Example 5

This example describes the translation of circular RNA molecules encoding thrombin cleavage sites.

To test the function of the EMCV-ORF IRES element in a circular RNA molecule, the translation products of linear and circular EMCV-ORF IRES RNAs, either treated or not treated with thrombin were analyzed. Referring to FIG. 3, the positions of two initiator AUGs are schematically illustrated; AUG(2) is predicted to be the translational start codon for ribosomes entering the RNA at the 5' end, and AUG(11) is predicted to be the start codon for ribosomes entering the RNA by the IRES. The predicted translation products are about 35 kD and 20 kD, and the location of the thrombin cleavage site (TCS) is indicated. The VP3 coding region is indicated by the thick line.

Linear and circular RNA products of pCAT/EMCV-ORF-IRES/LUC were translated in a rabbit reticulocyte lysate as described in Example 3. After completion of the translation reactions, about 100 μg/ml of ribonuclease A and about 100 units/ml of ribonuclease T1 were added to digest the RNA templates. About 1/10 of the reaction mixture was then incubated with 1 NIH unit of thrombin (obtained from Sigma, St. Louis, Mo.) in 20 μl of thrombin buffer 50 mM Tris-HCl (pH 8.0), 150 mM NaCl, 2.5 mM CaCl and 0.1% β-mercaptoethanol! for about 8 hours at 25 C. The products of the thrombin digestion were analyzed on a 15% SDS-polyacrylamide gel. The polyacrylamide gel analysis indicated that linear EMCV-ORF IRES RNAs directed the synthesis of two protein products, 35 kD and 20 kD in size. The 35 kD product was synthesized by 5' end-dependent scanning, in which the AUG(2) codon in the EMCV-ORF IRES (the first AUG codon in a favorable context for translational initiation) was used as the start codon. The 20 kD product was synthesized by ribosomes recruited onto the RNA by the EMCV-ORF IRES, in which the AUG(2) codon in the EMCV-ORF IRES was used as the start codon.

Referring to FIG. 4, circular EMCV-ORF IRES RNAs directed the synthesis of extremely long protein species, many of which were larger than 106 kD in size. Most of these products were larger than 40 kD, the largest protein that could be synthesized from monomeric linear RNA templates using the methods described in these Examples. These proteins resulted from synthesis by ribosomes traversing the circular RNA templates for multiple rounds. The possibility that the high molecular weight protein products were fortuitous aggregates of smaller proteins that resisted denaturation, rather than covalently linked multimers of 40 kD polypeptide, was excluded by demonstrating that, upon thrombin cleavage, the high molecular weight products were cleaved into 40 kD polypeptides. Thus, the eukaryotic translational apparatus can initiate and elongate continuous protein synthesis of IRES-containing circular RNAs in the absence of a free 5' end.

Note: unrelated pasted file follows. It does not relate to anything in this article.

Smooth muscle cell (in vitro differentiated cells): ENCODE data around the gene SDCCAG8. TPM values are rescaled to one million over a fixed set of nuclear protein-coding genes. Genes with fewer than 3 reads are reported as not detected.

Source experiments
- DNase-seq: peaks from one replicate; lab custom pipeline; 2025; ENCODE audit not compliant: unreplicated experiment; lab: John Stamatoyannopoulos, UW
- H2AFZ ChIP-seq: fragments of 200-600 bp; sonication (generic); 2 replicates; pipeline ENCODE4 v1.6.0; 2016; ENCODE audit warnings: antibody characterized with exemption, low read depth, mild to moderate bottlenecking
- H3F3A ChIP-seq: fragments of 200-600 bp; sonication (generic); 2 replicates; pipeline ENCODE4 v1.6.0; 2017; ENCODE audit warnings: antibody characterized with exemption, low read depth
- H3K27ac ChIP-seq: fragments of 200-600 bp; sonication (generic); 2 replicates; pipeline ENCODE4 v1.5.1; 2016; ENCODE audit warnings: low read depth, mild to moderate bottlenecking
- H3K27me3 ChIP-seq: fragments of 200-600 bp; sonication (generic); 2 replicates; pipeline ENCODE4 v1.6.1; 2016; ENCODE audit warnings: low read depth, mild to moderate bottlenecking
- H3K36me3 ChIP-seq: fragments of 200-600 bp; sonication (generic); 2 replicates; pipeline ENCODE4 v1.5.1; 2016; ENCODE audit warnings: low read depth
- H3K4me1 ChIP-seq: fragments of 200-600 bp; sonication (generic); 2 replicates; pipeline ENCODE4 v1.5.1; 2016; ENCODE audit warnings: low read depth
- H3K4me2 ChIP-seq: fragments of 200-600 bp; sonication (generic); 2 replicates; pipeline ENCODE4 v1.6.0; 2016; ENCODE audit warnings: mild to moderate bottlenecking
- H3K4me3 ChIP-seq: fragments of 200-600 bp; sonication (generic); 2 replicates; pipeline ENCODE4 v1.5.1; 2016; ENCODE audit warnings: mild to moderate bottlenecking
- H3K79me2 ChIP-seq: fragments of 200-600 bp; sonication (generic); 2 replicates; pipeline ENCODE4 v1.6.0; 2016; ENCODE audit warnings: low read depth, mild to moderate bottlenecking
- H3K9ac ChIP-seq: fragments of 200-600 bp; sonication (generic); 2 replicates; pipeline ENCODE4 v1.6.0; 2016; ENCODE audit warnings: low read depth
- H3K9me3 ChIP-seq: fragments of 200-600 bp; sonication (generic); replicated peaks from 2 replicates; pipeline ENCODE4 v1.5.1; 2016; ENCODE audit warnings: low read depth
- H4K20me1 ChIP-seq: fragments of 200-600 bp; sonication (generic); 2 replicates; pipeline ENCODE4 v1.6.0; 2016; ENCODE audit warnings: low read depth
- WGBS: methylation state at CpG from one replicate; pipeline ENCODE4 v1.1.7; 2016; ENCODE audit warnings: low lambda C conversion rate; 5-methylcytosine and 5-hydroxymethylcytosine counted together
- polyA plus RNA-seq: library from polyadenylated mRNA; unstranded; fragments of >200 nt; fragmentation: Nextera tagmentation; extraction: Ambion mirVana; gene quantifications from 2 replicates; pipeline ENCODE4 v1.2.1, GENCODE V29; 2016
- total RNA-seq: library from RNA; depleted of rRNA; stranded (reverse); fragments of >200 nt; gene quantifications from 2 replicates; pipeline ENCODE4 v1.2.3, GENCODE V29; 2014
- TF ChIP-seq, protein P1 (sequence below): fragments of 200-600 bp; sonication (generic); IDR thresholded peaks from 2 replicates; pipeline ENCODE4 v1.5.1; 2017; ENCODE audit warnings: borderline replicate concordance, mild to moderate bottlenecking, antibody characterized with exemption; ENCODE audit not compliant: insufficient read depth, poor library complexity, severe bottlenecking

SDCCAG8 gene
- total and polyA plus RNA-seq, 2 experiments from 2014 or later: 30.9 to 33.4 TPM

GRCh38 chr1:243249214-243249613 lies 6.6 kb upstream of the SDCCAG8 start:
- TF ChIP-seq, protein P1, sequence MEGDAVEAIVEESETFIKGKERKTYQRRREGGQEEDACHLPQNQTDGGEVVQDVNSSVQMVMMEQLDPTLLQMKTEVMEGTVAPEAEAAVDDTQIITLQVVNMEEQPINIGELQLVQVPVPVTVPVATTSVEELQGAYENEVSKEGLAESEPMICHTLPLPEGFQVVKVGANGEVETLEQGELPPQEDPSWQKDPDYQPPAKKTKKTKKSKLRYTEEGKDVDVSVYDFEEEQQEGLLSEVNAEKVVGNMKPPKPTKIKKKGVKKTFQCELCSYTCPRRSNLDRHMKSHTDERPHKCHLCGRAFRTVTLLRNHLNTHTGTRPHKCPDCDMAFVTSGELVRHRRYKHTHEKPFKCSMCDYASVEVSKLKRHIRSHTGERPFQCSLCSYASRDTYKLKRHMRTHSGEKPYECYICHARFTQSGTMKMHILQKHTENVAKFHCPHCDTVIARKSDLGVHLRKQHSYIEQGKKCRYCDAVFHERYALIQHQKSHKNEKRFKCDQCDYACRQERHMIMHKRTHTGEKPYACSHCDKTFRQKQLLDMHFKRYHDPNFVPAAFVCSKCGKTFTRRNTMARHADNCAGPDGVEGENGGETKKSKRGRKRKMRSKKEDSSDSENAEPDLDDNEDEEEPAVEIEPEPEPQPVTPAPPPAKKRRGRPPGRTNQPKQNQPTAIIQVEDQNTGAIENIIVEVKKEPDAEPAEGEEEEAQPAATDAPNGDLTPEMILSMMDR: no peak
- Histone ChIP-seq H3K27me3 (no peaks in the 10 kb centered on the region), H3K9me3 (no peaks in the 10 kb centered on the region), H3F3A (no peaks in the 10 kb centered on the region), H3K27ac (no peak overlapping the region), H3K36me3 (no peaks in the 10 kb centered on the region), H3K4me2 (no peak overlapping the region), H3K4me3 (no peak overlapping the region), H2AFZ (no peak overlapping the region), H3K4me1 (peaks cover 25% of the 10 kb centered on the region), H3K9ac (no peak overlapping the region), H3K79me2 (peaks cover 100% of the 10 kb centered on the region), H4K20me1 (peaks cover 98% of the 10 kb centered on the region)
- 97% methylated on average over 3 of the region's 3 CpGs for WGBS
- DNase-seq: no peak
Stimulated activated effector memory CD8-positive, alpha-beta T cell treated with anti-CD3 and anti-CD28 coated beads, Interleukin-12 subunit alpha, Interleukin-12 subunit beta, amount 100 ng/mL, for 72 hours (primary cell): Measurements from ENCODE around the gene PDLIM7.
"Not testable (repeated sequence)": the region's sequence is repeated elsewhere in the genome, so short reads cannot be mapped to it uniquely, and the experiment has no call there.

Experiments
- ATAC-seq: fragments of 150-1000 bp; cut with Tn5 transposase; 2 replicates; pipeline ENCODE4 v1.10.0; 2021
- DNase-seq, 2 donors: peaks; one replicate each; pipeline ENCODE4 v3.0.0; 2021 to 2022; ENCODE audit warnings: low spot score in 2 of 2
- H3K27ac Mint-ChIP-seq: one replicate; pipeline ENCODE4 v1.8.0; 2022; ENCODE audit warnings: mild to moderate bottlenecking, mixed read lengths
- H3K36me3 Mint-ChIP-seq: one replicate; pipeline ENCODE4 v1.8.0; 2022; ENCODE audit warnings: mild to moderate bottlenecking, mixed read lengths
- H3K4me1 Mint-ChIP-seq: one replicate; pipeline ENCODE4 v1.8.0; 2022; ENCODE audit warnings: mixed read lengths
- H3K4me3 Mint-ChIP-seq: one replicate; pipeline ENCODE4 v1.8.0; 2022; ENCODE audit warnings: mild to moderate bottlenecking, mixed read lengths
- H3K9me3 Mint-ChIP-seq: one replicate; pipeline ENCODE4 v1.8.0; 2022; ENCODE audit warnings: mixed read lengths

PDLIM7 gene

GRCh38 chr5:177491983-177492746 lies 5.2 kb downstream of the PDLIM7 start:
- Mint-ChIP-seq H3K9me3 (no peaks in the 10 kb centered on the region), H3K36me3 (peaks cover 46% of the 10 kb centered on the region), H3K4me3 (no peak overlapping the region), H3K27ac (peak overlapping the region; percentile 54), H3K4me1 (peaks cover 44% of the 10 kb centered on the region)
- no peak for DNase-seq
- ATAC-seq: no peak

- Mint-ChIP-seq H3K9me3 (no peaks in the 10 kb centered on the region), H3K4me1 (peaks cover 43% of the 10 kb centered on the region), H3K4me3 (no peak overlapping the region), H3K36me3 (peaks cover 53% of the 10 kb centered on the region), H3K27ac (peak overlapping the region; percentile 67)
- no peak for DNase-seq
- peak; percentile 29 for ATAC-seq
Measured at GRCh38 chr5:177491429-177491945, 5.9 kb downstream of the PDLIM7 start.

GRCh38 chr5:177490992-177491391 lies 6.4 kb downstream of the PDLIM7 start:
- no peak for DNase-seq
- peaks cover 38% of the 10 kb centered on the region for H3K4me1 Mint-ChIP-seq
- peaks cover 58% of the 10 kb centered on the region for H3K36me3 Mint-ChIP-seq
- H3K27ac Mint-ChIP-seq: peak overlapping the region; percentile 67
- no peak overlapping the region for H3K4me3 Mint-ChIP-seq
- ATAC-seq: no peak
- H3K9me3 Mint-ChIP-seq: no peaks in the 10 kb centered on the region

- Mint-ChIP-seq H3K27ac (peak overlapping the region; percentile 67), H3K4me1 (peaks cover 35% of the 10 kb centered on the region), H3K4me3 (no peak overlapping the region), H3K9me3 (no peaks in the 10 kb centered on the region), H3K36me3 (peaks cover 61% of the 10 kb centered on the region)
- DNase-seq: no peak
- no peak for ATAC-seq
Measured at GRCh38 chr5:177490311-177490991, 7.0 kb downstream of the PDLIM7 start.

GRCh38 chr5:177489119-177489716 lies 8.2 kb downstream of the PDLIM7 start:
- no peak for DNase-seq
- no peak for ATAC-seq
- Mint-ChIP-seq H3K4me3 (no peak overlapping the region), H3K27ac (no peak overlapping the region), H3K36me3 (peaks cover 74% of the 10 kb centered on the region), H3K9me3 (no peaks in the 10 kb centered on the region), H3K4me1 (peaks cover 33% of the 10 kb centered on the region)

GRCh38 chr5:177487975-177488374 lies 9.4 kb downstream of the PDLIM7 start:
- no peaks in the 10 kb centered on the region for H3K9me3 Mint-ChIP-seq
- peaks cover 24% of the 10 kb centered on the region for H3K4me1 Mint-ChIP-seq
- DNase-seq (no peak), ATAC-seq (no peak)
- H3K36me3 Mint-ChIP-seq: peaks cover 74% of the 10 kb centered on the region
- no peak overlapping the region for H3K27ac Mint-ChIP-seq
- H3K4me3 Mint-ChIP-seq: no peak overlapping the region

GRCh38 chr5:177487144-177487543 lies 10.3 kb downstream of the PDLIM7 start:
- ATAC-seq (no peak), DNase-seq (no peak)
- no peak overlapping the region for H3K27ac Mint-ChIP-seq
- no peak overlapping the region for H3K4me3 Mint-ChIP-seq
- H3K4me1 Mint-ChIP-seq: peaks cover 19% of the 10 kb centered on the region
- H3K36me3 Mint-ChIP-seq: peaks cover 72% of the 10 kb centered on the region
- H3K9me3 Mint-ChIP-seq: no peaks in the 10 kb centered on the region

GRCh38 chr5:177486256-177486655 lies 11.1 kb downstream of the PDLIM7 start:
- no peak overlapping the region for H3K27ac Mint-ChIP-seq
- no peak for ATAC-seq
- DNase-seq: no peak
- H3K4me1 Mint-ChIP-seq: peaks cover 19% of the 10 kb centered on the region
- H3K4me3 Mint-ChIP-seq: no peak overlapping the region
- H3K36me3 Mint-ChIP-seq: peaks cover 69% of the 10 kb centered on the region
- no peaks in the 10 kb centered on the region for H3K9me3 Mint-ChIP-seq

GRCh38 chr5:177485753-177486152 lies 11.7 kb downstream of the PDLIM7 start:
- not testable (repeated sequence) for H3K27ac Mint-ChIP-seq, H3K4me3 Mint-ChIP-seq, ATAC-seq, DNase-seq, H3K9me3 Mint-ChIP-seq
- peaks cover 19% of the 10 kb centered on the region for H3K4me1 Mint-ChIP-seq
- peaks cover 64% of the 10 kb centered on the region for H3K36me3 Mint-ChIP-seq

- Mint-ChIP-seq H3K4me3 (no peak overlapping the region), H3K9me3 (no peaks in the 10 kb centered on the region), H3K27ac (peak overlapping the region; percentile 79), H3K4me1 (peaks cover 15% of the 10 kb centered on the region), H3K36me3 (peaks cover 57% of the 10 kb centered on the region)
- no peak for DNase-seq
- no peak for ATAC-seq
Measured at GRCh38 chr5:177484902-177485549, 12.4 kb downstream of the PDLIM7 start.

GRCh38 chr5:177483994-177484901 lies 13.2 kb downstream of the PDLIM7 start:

Taken together, the results of the preceding Examples indicate that IRES elements can recruit ribosomes onto IRES-containing RNAs without assistance from the capped or uncapped 5' ends in the RNA or from their associated cap-binding protein factors. In addition, the spatial constraints imposed by circularization of IRES-containing RNA molecules did not interfere with IRES function. Thus, circular RNA of the present invention can serve as substrates for eukaryotic ribosomes and can initiate continuous translation of protein products from such circular RNAs.

__________________________________________________________________________SEQUENCE LISTING(1) GENERAL INFORMATION:(iii) NUMBER OF SEQUENCES: 2(2) INFORMATION FOR SEQ ID NO:1:(i) SEQUENCE CHARACTERISTICS:(A) LENGTH: 40 base pairs(B) TYPE: nucleic acid(C) STRANDEDNESS: single(D) TOPOLOGY: linear(ii) MOLECULE TYPE: DNA (genomic)(xi) SEQUENCE DESCRIPTION: SEQ ID NO:1:GGGCGGAATTCCGGTCTCCCTGGGGATCCTCTAGAGGATA40(2) INFORMATION FOR SEQ ID NO:2:(i) SEQUENCE CHARACTERISTICS:(A) LENGTH: 40 base pairs(B) TYPE: nucleic acid(C) STRANDEDNESS: single(D) TOPOLOGY: linear(ii) MOLECULE TYPE: DNA (genomic)(xi) SEQUENCE DESCRIPTION: SEQ ID NO:2:ACCCCAGAGCTGTTTTAACCTGTGGATCCTCTAGAATCGA40__________________________________________________________________________

While various embodiments of the present invention have been described in detail, it is apparent that modifications and adaptations of those embodiments will occur to those skilled in the art. It is to be expressly understood, however, that such modifications and adaptations are within the scope of the present invention, as set forth in the following claims:

Patent Citations
Cited PatentFiling datePublication dateApplicantTitle